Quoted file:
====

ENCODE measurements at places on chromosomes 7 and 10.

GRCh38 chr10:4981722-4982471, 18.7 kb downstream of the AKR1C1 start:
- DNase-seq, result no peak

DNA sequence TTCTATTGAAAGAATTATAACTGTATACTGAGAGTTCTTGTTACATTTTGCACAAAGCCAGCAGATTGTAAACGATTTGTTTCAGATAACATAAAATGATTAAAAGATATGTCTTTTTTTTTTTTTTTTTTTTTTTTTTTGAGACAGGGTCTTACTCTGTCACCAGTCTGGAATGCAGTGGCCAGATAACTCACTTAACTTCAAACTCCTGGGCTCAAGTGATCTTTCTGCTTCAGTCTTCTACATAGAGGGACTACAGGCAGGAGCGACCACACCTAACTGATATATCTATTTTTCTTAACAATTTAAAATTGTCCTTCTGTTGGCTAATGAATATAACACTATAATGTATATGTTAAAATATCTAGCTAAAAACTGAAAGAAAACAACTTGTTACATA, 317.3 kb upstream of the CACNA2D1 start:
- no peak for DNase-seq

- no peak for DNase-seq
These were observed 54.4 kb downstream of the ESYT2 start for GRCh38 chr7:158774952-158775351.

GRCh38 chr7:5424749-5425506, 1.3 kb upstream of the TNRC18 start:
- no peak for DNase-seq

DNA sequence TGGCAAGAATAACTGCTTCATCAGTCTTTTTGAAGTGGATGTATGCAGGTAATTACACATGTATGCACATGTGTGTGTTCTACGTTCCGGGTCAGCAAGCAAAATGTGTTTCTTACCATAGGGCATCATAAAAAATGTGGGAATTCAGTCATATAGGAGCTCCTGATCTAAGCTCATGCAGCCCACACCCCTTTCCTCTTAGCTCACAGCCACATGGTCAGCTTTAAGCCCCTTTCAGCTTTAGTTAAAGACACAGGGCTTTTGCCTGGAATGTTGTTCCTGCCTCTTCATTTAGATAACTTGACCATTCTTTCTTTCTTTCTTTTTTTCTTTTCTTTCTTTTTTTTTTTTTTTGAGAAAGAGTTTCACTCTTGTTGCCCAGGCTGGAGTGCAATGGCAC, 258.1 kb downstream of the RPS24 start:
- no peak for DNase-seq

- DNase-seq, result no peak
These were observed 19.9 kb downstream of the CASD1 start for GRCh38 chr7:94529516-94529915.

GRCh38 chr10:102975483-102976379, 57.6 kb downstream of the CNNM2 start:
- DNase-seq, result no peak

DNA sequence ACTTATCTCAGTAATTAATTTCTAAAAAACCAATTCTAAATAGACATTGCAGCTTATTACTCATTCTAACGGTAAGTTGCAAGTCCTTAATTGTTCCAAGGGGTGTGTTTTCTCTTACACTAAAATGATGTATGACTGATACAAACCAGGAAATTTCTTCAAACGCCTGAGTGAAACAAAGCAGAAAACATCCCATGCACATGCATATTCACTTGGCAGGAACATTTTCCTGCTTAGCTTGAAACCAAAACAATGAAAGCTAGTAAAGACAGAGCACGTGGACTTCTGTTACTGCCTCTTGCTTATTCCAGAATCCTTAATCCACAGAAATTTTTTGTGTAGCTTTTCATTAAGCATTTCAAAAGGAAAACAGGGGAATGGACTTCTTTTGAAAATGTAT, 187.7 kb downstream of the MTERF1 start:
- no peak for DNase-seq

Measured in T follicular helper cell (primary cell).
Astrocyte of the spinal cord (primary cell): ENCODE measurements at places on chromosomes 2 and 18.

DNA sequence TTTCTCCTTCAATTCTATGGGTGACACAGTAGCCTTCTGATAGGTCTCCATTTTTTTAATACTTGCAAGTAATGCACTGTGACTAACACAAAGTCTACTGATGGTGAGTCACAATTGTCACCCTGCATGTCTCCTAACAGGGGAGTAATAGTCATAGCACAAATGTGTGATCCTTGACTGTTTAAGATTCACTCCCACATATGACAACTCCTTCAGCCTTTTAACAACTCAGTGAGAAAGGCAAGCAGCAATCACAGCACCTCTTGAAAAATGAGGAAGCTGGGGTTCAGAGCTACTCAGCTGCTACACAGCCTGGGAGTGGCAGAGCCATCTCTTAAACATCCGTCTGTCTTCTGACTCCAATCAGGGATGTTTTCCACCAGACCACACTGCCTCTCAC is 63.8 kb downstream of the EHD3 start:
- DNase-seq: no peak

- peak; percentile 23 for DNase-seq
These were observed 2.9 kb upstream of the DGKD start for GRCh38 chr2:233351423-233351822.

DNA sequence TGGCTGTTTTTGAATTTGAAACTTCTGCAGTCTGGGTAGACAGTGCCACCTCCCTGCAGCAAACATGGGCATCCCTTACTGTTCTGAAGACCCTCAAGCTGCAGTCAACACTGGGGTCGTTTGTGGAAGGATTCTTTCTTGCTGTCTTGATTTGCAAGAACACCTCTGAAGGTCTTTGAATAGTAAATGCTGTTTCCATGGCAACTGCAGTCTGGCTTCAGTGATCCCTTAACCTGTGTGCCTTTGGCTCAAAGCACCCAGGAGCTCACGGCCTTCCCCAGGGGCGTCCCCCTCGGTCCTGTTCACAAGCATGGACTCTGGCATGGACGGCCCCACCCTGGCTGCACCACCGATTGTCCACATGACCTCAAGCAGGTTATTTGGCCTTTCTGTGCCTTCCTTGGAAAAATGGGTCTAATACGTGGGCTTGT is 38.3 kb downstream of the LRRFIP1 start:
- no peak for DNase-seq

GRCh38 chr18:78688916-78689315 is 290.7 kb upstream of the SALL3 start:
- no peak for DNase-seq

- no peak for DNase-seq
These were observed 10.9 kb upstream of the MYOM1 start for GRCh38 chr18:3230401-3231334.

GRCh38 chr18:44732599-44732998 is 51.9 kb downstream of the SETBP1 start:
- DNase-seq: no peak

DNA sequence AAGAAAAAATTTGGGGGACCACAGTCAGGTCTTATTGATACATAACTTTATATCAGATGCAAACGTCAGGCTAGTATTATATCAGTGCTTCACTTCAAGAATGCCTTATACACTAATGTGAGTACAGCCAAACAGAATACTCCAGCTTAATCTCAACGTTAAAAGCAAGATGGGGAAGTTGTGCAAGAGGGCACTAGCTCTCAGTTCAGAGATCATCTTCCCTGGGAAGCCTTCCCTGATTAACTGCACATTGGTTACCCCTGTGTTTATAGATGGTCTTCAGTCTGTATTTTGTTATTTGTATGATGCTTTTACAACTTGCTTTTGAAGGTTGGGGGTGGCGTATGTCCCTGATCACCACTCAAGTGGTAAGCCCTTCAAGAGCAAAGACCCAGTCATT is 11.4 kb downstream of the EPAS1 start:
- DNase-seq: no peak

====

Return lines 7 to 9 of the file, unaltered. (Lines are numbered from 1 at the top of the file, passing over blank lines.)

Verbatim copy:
These were observed 54.4 kb downstream of the ESYT2 start for GRCh38 chr7:158774952-158775351.

GRCh38 chr7:5424749-5425506, 1.3 kb upstream of the TNRC18 start:
- no peak for DNase-seq